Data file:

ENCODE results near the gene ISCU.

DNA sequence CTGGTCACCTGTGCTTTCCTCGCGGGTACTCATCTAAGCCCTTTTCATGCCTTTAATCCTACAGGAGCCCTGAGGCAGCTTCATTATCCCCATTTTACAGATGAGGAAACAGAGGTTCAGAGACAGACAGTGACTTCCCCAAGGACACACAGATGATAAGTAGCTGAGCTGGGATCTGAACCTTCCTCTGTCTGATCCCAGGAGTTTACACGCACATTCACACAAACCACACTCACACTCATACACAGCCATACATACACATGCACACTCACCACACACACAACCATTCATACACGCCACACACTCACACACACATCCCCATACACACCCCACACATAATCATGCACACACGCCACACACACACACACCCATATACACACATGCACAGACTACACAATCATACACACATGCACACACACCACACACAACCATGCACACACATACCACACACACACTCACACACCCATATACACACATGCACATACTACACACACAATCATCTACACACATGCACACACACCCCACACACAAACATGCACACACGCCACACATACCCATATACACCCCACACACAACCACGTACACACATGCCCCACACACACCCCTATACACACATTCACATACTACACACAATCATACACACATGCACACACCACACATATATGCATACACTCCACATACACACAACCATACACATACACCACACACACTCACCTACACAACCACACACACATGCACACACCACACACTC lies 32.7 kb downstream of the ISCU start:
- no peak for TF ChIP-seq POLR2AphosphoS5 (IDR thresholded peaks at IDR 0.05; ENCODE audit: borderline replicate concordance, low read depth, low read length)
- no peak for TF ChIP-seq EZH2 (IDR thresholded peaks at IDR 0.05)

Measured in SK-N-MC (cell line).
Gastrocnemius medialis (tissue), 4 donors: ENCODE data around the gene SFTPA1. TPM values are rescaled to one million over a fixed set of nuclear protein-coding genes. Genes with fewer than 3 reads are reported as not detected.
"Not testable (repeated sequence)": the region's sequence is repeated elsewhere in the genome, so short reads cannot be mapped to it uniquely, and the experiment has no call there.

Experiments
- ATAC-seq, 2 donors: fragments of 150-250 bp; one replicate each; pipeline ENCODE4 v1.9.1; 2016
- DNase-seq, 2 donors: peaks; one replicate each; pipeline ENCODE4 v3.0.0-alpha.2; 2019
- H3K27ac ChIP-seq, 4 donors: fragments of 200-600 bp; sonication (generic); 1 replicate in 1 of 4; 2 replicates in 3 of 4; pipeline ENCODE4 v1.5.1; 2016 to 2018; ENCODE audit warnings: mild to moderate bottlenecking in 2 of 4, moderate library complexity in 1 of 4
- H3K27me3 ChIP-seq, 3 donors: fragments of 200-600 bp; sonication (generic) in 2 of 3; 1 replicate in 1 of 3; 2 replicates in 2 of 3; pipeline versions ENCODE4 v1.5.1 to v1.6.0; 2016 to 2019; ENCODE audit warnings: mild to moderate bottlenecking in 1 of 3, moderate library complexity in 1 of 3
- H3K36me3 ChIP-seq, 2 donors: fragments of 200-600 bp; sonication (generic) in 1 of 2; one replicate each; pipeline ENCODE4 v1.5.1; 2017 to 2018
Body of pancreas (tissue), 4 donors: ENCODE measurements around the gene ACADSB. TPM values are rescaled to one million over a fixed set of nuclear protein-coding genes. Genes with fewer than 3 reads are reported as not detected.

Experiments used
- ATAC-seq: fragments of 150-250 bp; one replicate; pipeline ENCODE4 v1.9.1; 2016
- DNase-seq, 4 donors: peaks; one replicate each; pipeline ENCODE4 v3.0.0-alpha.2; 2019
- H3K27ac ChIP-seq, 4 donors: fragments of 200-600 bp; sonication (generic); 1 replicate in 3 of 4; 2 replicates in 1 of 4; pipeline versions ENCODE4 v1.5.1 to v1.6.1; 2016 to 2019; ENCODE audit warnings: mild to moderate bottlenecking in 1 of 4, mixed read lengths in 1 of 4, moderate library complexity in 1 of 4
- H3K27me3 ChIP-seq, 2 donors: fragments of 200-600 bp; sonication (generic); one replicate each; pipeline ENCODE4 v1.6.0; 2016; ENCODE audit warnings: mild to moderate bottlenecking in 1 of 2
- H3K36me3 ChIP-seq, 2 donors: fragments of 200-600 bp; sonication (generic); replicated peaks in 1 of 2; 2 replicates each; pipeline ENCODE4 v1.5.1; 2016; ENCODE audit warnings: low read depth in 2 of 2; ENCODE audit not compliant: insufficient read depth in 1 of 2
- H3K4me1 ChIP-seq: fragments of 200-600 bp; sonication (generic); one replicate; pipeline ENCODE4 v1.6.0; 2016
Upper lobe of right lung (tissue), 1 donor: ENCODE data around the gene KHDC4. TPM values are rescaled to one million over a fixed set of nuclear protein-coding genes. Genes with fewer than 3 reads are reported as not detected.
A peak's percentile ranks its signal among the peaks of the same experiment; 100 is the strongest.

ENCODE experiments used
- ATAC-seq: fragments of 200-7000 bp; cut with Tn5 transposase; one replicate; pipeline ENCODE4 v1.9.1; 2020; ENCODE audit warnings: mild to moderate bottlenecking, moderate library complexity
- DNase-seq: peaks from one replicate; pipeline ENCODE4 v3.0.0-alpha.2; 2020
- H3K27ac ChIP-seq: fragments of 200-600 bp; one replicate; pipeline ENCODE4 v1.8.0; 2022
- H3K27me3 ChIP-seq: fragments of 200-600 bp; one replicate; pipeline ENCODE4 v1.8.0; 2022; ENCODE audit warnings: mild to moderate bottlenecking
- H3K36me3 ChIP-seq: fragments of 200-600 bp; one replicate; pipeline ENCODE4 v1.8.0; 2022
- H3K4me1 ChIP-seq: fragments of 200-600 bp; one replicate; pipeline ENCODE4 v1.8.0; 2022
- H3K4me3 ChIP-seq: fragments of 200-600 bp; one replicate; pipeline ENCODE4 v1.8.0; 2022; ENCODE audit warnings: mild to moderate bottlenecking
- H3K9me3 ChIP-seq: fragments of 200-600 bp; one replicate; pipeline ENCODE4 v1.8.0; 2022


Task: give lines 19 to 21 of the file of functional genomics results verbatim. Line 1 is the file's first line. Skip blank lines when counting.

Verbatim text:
- H3K27me3 ChIP-seq, 2 donors: fragments of 200-600 bp; sonication (generic); one replicate each; pipeline ENCODE4 v1.6.0; 2016; ENCODE audit warnings: mild to moderate bottlenecking in 1 of 2
- H3K36me3 ChIP-seq, 2 donors: fragments of 200-600 bp; sonication (generic); replicated peaks in 1 of 2; 2 replicates each; pipeline ENCODE4 v1.5.1; 2016; ENCODE audit warnings: low read depth in 2 of 2; ENCODE audit not compliant: insufficient read depth in 1 of 2
- H3K4me1 ChIP-seq: fragments of 200-600 bp; sonication (generic); one replicate; pipeline ENCODE4 v1.6.0; 2016